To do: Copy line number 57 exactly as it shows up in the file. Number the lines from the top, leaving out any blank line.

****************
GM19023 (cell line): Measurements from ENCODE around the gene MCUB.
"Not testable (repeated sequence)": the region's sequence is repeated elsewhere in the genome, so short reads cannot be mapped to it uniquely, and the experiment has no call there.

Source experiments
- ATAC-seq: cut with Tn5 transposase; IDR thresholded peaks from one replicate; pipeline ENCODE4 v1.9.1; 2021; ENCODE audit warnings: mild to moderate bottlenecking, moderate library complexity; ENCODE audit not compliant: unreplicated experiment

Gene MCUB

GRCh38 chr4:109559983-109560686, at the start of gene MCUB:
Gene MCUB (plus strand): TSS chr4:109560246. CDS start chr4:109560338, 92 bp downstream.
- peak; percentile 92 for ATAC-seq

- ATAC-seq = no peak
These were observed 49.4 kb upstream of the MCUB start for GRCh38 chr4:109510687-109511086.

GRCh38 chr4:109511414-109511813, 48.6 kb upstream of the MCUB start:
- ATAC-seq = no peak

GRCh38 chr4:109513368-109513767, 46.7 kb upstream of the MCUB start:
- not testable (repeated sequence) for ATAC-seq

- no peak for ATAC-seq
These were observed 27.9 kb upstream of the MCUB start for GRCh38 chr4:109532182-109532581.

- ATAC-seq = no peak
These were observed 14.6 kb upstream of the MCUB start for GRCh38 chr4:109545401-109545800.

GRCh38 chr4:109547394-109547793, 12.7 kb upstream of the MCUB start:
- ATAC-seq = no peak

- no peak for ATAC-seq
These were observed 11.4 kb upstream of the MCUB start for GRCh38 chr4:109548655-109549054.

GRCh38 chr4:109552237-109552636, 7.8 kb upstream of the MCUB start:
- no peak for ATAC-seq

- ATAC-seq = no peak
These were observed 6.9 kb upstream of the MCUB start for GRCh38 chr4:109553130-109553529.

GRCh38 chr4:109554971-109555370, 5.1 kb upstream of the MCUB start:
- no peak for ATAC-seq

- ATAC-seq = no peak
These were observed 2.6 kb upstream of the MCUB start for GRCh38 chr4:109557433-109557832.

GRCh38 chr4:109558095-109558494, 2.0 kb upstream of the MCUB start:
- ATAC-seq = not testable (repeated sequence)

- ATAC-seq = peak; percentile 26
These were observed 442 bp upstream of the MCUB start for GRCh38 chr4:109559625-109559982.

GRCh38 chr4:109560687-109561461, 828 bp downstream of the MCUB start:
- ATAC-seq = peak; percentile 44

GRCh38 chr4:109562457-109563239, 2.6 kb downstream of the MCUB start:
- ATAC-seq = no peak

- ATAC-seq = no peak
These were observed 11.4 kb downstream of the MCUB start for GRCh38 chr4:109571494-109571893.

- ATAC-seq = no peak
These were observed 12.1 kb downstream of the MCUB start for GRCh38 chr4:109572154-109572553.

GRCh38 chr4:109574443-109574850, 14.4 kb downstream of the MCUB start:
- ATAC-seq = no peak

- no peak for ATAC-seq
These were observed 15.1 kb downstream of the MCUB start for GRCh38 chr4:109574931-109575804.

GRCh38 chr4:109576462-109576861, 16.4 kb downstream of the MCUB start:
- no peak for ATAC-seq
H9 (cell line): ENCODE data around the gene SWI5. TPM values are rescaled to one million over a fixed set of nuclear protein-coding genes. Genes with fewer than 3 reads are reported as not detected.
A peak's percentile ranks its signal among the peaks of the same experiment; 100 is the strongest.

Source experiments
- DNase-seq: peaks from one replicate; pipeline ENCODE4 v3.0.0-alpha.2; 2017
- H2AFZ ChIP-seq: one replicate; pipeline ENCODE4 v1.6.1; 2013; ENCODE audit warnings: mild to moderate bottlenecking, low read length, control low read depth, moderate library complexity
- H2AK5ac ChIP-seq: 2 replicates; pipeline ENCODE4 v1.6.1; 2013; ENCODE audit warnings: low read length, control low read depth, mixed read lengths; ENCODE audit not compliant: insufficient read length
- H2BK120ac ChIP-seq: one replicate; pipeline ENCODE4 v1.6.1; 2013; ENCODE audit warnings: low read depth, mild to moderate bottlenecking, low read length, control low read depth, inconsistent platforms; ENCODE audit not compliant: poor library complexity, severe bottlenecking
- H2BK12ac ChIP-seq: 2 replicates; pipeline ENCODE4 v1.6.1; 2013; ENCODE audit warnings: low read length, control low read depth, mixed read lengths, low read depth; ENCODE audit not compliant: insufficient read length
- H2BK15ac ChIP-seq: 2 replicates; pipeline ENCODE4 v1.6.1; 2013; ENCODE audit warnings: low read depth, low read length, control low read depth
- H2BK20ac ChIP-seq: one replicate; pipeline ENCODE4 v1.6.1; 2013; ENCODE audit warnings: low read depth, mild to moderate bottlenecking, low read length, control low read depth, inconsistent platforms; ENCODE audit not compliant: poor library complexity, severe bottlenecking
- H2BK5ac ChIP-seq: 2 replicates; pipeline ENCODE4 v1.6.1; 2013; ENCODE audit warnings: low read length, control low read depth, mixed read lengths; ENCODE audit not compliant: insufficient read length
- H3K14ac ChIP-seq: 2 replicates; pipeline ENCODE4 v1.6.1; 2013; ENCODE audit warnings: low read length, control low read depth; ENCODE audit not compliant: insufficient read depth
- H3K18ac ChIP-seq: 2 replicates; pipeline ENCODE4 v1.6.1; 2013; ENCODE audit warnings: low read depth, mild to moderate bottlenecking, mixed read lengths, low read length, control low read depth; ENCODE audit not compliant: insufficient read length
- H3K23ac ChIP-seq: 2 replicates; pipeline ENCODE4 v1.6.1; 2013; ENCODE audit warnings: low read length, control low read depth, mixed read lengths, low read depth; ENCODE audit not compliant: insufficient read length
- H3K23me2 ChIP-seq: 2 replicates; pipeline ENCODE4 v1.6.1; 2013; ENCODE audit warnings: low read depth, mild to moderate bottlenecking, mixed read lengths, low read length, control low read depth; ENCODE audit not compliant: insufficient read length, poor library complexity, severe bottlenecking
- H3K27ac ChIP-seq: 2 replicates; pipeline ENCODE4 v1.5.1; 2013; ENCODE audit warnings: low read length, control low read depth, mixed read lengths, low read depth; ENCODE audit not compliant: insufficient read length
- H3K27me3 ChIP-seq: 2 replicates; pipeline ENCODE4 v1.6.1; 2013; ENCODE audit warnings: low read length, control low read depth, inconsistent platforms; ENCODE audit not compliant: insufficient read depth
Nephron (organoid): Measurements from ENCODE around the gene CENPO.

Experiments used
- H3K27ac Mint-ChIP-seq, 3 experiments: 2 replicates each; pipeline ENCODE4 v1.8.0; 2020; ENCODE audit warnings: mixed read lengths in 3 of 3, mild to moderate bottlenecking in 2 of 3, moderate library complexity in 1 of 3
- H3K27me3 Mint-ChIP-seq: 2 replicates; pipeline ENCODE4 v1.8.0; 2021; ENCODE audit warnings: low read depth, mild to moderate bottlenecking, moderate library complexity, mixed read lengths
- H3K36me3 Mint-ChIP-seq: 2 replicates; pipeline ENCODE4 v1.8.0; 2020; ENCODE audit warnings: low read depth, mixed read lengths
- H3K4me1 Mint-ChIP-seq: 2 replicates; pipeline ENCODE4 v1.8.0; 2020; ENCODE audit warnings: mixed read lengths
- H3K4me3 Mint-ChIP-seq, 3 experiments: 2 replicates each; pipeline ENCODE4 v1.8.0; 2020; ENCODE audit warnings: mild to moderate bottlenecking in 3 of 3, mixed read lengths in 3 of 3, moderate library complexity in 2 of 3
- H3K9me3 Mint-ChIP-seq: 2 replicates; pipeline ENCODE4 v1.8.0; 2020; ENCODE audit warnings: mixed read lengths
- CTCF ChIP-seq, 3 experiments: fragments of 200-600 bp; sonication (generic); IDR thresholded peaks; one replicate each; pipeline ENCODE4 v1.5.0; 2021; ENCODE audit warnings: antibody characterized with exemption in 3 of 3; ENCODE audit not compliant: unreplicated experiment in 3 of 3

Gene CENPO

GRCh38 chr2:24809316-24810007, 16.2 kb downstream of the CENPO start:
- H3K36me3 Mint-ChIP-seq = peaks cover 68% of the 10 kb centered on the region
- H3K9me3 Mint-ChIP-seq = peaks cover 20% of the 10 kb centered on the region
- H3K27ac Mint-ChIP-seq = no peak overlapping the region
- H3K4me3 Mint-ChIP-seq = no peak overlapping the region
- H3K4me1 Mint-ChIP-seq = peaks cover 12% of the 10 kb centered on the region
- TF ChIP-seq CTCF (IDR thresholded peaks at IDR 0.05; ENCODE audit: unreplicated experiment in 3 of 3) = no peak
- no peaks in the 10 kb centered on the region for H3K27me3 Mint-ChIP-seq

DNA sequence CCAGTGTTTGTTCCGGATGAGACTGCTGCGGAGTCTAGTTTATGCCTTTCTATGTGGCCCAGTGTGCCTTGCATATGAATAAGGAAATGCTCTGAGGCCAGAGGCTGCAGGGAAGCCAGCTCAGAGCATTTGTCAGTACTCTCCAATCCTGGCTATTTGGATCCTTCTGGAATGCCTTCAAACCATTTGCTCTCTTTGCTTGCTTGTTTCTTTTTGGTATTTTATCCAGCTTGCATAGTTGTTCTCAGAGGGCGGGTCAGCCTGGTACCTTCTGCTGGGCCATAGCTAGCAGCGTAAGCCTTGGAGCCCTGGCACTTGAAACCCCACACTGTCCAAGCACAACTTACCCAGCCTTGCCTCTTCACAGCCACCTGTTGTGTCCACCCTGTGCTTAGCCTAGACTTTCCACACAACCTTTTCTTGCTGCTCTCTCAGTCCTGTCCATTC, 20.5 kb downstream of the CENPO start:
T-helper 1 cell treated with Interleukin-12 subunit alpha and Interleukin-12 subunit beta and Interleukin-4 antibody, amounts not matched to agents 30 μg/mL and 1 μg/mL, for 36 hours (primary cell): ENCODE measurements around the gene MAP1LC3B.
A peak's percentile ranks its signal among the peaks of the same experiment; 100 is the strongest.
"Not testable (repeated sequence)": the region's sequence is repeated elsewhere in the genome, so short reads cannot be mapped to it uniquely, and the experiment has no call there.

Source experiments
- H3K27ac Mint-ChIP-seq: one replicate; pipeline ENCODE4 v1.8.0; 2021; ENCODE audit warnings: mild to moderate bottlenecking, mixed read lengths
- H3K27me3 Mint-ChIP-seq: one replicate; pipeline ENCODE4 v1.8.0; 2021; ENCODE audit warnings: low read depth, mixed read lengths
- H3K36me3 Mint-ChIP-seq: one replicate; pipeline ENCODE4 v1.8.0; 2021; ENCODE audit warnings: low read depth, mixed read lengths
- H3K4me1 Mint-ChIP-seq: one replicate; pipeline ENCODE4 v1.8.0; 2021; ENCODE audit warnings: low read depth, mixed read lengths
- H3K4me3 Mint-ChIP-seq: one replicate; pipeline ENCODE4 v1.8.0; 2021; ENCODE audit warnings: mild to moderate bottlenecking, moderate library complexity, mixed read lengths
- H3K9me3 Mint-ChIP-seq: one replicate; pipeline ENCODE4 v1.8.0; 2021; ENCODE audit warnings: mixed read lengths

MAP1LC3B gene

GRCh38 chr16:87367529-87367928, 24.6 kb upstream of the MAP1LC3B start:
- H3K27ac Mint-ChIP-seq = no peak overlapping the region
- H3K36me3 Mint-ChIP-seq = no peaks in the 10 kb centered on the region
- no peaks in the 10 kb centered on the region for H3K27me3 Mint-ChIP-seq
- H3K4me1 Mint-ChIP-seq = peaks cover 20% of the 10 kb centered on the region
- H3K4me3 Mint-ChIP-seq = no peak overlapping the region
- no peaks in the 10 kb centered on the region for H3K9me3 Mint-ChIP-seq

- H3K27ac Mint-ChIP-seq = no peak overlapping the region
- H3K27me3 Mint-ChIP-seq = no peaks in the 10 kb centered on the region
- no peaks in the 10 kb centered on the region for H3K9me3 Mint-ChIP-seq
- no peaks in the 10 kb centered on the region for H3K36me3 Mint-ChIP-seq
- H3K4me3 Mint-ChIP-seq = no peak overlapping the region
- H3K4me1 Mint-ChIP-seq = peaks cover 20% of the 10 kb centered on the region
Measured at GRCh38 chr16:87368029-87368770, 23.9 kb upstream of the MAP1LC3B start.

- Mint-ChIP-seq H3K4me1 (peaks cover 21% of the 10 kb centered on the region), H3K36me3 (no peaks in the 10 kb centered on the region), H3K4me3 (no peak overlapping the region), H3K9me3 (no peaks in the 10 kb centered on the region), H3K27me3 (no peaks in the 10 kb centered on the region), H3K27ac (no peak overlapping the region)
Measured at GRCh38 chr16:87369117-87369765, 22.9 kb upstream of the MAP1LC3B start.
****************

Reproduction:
- H2BK15ac ChIP-seq: 2 replicates; pipeline ENCODE4 v1.6.1; 2013; ENCODE audit warnings: low read depth, low read length, control low read depth